Monk: The hush puppies and cornbread, presumably of the same cornmeal mixture, were both surprisingly good, as were the collards which did not taste as if they were taken out of a can.
Speedy: When I ordered the fried okra, the cashier told me I made a “great choice.” My guess is that people around those parts don’t eat a lot of fried okra. However, I am a seasoned expert in all things okra. As such, while I definitely enjoyed it, the okra didn’t stand out from any I’d had before. It was good, and I’d recommend that others order it, it did not exceed expectations.
Monk: After finishing our meal and talking through our thoughts on the barbecue with our buddies, we took an informal poll and none of us were that upset that we went to this barbecue establishment. The food was fine and not particularly offensive, but it just wasn’t great - not that our expectations were too high to begin with. As it turns out, Boney’s Smokehouse exactly lived up to the reputation of Denver barbecue.
Atmosphere/Ambiance – 3.5 Hogs
Pork – 3.5 Hogs
Brisket – 2 hogs
Ribs – 2.5 hogs
Sausage – 3.5 hogs
Wings – 2 hogs
Sides – 2.5 Hogs
Overall – 3 Hogs
Name: The Barbecue Center
Address: 900 N Main St., Lexington, NC 27292
Order: Chopped pork plate with fries, slaw, hush puppies and a Cheerwine (link to menu)
Monk: On our way to fly out of Greensboro for our annual guys trip, Speedy and I took the opportunity to check out a joint in Lexington that is on the NC Historic Barbecue Trail but which neither of us had been to – The Barbecue Center. I personally must have passed within a half mile of it literally hundreds of times heading to and from Charlotte without knowing it was there. Nevertheless, I was excited.
Speedy: Like Monk, I had never been though I’d heard tale of some locals claiming it as their favorite joint in town, which in Lexington is a big deal. (I later found out the reason I never went growing up: when telling Mama Speedy about my lunch locale, she replied with a scoff, “why’d you go there? Monk’s is right around the corner.”)
Pulling in, things looked really good, as there’s a large smokehouse outside and piles of hickory wood. The large smokehouse was not active upon our noon arrival. Additionally, there was hickory wood outside of the kitchen in the main building, which was going, as there was a strong, glorious smoke smell present as we entered the building.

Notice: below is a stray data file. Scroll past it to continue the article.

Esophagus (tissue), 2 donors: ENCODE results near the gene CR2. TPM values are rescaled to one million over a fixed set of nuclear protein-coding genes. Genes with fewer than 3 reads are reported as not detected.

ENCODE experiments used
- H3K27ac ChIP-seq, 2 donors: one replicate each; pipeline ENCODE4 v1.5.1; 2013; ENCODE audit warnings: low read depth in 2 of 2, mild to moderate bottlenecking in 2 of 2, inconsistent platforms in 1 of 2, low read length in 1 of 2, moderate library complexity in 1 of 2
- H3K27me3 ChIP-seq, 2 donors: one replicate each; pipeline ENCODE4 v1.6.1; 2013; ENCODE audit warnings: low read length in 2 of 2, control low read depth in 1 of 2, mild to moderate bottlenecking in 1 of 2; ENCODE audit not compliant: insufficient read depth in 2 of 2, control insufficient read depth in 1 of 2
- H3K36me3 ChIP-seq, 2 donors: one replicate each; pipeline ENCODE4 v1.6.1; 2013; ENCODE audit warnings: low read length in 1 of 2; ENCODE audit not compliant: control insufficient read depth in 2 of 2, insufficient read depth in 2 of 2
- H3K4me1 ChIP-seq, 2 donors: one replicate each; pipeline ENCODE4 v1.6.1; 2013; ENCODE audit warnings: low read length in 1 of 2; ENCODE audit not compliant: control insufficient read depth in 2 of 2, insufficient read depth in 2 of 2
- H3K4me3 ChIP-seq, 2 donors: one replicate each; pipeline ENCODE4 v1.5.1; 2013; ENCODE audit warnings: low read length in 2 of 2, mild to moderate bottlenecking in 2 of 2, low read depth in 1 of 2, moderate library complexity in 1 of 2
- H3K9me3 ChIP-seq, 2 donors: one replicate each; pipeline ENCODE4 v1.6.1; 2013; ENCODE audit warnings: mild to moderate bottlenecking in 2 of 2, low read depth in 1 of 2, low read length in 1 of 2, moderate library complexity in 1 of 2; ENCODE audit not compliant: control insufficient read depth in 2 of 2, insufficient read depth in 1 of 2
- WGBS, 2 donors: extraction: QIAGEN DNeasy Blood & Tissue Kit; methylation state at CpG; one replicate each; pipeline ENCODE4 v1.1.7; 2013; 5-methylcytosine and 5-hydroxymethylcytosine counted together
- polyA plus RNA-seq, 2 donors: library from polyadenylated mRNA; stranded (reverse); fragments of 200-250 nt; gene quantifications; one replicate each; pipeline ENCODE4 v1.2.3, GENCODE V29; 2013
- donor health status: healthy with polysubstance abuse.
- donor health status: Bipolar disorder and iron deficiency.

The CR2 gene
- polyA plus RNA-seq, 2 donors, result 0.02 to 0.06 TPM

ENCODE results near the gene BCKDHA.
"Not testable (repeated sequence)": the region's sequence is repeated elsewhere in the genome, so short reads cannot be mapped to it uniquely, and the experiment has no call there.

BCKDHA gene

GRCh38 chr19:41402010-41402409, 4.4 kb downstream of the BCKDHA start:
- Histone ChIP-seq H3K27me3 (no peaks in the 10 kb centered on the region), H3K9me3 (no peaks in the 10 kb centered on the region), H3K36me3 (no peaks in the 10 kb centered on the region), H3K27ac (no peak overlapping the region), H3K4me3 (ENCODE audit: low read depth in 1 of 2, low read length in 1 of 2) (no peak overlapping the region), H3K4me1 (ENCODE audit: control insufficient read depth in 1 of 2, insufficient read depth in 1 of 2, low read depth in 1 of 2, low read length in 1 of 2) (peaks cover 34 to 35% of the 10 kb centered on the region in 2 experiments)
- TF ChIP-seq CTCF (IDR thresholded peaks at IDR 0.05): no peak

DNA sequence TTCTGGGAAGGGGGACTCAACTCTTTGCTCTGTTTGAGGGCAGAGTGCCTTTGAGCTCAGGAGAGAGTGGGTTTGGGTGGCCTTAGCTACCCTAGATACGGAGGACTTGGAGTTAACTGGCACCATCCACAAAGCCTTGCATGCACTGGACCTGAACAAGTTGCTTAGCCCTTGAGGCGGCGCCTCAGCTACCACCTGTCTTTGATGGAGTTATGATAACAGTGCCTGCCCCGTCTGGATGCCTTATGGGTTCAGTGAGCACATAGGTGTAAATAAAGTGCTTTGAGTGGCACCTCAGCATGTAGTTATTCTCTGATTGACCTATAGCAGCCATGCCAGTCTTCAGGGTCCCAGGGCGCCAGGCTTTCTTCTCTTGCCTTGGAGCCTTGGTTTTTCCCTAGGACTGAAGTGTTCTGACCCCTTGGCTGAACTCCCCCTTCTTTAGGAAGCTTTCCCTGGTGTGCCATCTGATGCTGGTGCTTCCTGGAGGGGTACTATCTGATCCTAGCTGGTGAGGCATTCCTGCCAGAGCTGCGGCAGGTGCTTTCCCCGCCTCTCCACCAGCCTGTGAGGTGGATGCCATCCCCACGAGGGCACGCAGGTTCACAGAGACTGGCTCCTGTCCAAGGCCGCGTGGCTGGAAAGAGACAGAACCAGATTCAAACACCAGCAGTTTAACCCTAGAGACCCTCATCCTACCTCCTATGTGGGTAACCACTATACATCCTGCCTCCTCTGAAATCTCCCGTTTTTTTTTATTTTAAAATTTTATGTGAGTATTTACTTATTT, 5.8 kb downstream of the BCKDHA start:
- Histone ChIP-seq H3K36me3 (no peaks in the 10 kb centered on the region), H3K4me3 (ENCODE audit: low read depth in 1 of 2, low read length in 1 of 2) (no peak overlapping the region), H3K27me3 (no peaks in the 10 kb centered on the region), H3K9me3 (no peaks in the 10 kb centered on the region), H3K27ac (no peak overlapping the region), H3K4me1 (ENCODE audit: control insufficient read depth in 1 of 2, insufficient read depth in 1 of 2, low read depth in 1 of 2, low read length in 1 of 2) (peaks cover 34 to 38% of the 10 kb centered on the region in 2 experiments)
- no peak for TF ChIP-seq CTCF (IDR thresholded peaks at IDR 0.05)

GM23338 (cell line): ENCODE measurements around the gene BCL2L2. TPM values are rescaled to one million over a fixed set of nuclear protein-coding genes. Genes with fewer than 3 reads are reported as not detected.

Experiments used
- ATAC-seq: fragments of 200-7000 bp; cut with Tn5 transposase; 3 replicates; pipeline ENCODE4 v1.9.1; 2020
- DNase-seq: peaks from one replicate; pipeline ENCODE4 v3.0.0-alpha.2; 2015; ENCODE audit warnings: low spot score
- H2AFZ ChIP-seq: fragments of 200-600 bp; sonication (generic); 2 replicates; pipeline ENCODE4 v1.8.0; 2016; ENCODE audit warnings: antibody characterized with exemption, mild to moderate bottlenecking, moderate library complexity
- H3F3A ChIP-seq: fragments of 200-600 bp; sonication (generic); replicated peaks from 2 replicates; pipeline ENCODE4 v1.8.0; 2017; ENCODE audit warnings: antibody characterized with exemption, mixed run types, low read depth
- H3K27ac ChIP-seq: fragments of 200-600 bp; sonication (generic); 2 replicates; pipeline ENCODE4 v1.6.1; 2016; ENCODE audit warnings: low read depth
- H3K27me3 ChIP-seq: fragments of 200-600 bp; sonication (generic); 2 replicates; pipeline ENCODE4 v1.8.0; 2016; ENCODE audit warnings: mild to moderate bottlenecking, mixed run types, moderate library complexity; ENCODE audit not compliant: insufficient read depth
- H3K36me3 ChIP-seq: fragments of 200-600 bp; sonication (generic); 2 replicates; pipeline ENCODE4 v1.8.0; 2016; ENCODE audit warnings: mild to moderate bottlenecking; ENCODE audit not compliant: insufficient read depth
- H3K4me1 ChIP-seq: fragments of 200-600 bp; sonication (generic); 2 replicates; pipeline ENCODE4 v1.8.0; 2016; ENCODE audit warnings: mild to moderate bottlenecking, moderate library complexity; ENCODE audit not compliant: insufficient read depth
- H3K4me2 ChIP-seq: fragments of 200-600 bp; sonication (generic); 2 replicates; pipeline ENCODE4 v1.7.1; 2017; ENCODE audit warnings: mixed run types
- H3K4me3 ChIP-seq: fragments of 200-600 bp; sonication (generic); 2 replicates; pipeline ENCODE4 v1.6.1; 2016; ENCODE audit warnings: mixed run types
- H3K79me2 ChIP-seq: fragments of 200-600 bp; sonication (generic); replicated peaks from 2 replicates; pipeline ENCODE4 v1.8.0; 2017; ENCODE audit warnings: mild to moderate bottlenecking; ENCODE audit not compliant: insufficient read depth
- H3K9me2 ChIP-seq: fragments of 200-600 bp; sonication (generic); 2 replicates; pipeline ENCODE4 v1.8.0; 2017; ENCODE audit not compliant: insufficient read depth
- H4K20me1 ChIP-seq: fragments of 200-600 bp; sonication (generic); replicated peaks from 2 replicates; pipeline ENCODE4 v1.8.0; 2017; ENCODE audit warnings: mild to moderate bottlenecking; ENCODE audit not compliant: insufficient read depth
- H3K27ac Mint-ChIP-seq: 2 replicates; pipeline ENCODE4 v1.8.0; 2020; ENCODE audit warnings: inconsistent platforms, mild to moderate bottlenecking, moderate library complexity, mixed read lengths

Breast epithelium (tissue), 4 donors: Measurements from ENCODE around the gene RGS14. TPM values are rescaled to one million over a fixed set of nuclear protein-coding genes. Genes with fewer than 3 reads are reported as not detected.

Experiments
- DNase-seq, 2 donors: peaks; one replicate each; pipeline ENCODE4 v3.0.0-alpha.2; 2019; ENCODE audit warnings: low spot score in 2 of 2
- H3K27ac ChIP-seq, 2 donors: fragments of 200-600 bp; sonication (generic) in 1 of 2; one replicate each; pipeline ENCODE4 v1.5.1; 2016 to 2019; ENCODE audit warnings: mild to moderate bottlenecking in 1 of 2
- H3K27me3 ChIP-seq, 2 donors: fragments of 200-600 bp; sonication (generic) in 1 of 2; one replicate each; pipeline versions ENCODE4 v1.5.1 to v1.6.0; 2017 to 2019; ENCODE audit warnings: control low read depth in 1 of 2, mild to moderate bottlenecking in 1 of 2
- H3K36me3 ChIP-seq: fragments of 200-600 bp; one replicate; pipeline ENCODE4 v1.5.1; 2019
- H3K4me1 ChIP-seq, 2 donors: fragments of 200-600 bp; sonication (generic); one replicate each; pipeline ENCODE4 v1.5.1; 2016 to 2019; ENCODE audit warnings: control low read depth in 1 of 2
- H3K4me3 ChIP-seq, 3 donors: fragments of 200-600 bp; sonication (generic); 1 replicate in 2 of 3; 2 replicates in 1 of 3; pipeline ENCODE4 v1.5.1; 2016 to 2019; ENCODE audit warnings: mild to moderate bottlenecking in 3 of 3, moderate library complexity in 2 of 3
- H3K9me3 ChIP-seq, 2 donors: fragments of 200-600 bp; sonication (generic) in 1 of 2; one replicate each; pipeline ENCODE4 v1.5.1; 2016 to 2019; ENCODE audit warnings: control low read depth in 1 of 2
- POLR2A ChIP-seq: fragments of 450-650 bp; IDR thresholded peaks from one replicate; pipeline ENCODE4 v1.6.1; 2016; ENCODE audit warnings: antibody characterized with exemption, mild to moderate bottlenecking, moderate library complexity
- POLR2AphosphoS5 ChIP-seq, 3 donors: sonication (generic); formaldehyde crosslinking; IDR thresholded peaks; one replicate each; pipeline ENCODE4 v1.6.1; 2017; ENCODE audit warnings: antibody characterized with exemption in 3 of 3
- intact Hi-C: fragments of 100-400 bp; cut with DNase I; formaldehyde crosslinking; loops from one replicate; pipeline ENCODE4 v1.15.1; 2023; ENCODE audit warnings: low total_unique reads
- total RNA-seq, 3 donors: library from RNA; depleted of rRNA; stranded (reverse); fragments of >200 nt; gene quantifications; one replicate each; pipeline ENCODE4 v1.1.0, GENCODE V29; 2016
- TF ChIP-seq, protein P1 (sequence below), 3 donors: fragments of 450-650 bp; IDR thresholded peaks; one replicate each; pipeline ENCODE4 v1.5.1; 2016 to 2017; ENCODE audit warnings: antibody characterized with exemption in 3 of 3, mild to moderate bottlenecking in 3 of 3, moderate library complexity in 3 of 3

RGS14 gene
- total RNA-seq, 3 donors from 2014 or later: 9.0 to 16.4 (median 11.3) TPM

Monk: In addition to the smell, you could see thin veil of smoke wafting in the dining room, so I was definitely encouraged. We grabbed a small two-person booth as the lunch rush started to come in and before too long the waitress had taken our order. As is standard, we each ordered a chopped pork plate (with extra outside brown) that came with fries, slaw, and hush puppies and of course, a Cheerwine to top it all off.
Speedy: The meal looked fantastic - exactly as a barbecue meal should. I bit into the pork and noticed a definite smoke flavor. It was also perfectly tender. I think my biggest problem was with the dip, which seemed a little heavy on the ketchup, making it sweeter than I like.
Monk: The outside brown was very present in the pork, which I agree was very good. The oblong hush puppies were really good and almost as sweet as I like them to be, though not quite. The red slaw wasn’t quite as tangy as I normally like, and I know Speedy had some issues.
Speedy: My love of red slaw is well documented around these parts, but again, the dip really held it back for me. The cabbage was chopped perfectly, but I was just overwhelmed by the sweetness of the dip. Was it better than mayo based cole slaw? Of course. But it just wasn’t up to what I expected in the town of Lexington.
Monk: All in all, I was glad we were able to finally check out The Barbecue Center. It’s former owner Sonny Conrad (who recently passed away in June) was a barbecue icon and was one of six restaurant owners who started The Barbecue Festival in Lexington, the largest one-day festival in the state of NC. Conrad was so iconic, in fact, that he always presented the first barbecue sandwich of the festival to the mayor of Lexington. As for the food itself…
Speedy: It was very good. In fact, if The Barbecue Center were in Charlotte, I’d probably go eat there all the time. But it’s not in Charlotte, and there’s a higher standard in Lexington. At the end of the day, Mama Speedy was right - why waste your time when Monk’s place is just around the corner?
Atmosphere/Ambiance – 4 Hogs
Pork – 4 Hogs
Sides – 3.5 Hogs
Overall – 4 Hogs
Name: McKoy’s Smokehouse and Saloon
Location: 4630 Old Pineville Road, Charlotte, NC 28217
Order: BBQ pork platter with slaw and fries (link to menu)